Baltic nations impose visa ban for Russian citizens over Ukraine war
Poland and three Baltic nations Estonia, Latvia and Lithuania have closed their borders on Monday to the Russian citizens in response to the ongoing Russian invasion in Ukraine, and as a sign of regional support to Ukraine. Under this coordinated travel ban the Russians who wish to travel to these countries as tourists or for purposes including business, sports or cultural will not be allowed entry, despite of holding valid visas for the European Union’s checks-free Schengen Area.
The prime ministers of the three Baltic countries and Poland had agreed earlier this month to enact a ban on entry of Russian citizens, citing it as a move to protect security of the four European Union member nations. “Russia is an unpredictable and aggressive state. Three-quarters of its citizens support the war. It is unacceptable that people who support the war can freely travel around the world, into Lithuania, the EU,” Lithuanian Interior Minister Agne Bilotaite said Monday. “Such support for hostilities can pose threats to the security of our country and the EU as a whole,” she added.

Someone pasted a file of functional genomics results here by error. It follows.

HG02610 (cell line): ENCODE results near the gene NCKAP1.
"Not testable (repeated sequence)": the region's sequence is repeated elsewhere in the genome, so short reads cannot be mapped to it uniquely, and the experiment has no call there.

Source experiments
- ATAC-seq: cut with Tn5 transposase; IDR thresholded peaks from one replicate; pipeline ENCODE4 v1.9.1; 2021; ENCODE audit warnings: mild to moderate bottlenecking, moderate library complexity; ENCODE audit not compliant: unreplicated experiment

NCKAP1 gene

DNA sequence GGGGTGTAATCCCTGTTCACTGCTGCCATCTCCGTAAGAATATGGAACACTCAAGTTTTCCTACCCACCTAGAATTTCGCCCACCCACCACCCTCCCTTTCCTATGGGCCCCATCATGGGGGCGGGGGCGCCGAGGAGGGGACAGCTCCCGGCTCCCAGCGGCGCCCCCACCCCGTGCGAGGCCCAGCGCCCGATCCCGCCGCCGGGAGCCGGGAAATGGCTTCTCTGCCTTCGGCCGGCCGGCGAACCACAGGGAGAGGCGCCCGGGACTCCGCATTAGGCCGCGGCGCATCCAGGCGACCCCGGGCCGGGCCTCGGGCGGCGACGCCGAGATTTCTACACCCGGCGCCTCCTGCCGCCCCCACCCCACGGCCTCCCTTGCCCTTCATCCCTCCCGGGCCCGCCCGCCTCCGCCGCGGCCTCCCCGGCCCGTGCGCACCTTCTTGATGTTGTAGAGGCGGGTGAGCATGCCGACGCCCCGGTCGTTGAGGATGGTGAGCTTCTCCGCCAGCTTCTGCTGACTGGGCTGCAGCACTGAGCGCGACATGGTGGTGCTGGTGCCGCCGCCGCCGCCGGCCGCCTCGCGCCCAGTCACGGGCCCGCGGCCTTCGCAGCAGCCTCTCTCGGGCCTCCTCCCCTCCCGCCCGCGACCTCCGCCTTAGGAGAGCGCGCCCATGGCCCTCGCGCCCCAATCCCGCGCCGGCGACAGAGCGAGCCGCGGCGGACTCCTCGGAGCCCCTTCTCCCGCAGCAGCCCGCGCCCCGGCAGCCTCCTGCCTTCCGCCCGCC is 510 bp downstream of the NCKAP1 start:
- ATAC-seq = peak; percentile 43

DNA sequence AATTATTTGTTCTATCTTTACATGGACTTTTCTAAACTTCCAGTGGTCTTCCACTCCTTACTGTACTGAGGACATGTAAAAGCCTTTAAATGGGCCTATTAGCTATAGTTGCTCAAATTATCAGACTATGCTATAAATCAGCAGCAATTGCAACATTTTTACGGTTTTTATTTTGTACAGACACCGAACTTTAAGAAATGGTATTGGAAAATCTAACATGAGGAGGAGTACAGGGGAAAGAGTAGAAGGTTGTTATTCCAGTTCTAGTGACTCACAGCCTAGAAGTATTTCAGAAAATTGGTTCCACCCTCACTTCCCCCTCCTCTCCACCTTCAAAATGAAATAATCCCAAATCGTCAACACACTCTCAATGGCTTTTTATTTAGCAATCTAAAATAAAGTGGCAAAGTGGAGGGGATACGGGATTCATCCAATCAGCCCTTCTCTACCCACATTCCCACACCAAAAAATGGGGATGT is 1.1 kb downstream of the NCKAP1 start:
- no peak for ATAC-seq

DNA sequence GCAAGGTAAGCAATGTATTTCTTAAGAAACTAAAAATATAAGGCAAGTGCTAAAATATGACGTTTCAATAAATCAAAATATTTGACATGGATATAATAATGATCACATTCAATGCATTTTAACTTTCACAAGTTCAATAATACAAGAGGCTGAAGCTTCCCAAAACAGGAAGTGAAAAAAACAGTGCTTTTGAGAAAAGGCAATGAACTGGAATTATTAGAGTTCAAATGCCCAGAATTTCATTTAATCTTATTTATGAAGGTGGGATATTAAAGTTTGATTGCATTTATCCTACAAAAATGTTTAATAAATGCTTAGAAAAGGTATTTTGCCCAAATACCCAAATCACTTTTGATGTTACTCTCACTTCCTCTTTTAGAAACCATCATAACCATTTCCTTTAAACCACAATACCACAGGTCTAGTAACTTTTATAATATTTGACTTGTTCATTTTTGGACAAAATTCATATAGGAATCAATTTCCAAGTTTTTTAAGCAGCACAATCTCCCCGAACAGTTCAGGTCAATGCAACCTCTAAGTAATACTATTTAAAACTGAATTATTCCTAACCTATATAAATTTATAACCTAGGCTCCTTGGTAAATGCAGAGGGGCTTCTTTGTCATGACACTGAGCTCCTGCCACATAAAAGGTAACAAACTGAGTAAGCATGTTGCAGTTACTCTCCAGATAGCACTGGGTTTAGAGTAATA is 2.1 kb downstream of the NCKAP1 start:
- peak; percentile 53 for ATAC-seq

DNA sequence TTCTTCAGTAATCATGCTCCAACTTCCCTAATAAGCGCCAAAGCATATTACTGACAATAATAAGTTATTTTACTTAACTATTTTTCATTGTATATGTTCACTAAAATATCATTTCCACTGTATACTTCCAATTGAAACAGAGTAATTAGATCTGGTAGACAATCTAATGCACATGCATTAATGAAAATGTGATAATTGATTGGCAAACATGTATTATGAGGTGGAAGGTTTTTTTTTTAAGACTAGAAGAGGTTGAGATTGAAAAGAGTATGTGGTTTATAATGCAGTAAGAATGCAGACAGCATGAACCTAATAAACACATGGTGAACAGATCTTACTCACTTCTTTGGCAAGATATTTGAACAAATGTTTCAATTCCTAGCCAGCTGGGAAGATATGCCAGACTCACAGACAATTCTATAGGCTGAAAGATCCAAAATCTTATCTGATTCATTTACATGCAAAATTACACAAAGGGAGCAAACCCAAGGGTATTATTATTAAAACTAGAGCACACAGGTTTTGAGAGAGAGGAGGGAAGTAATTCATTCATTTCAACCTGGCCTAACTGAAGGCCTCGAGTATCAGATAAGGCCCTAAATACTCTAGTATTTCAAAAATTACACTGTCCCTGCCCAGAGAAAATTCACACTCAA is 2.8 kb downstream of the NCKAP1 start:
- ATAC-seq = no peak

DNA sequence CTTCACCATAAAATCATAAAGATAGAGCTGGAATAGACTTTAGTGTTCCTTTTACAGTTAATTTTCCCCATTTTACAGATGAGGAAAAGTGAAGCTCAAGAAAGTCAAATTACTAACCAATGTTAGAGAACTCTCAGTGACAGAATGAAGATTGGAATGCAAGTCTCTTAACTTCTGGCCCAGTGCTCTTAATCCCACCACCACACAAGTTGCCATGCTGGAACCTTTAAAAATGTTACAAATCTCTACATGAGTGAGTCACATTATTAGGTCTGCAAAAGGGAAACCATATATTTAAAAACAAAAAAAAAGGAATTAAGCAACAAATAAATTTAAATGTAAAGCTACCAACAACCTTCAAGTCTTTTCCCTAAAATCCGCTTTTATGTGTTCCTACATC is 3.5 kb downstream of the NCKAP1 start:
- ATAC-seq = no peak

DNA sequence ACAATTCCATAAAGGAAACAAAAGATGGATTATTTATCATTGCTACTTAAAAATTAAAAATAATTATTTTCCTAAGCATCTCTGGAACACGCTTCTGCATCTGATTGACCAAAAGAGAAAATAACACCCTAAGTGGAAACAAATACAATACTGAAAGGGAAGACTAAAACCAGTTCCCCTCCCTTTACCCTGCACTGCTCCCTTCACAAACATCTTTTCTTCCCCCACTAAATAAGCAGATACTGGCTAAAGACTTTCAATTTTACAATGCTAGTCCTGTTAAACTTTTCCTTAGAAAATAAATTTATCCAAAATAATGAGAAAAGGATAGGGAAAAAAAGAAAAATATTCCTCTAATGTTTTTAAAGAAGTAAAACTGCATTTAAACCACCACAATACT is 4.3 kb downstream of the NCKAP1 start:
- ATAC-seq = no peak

The ban, however, includes certain exceptions such as entry for humanitarian reasons, family members of EU citizens, Russian dissidents, serving diplomats, transportation employees and Russians with residence permits or long-stay national visas from the 26 Schengen countries.
The regulations were signed on Monday by Poland’s interior minister, Mariusz Kaminski, which will impose the ban on Russian travelers from September 26.
The European Union has already banned air travel from Russia in response to its invasion in Ukraine. At a last month’s EU summit, the bloc’s 27 members were divided over enacting a broader visa ban on Russian citizens. The main reason for this was the concern that thero desire to pressurize Putin must not punish ordinary Russian citizens, despite their stand on the war.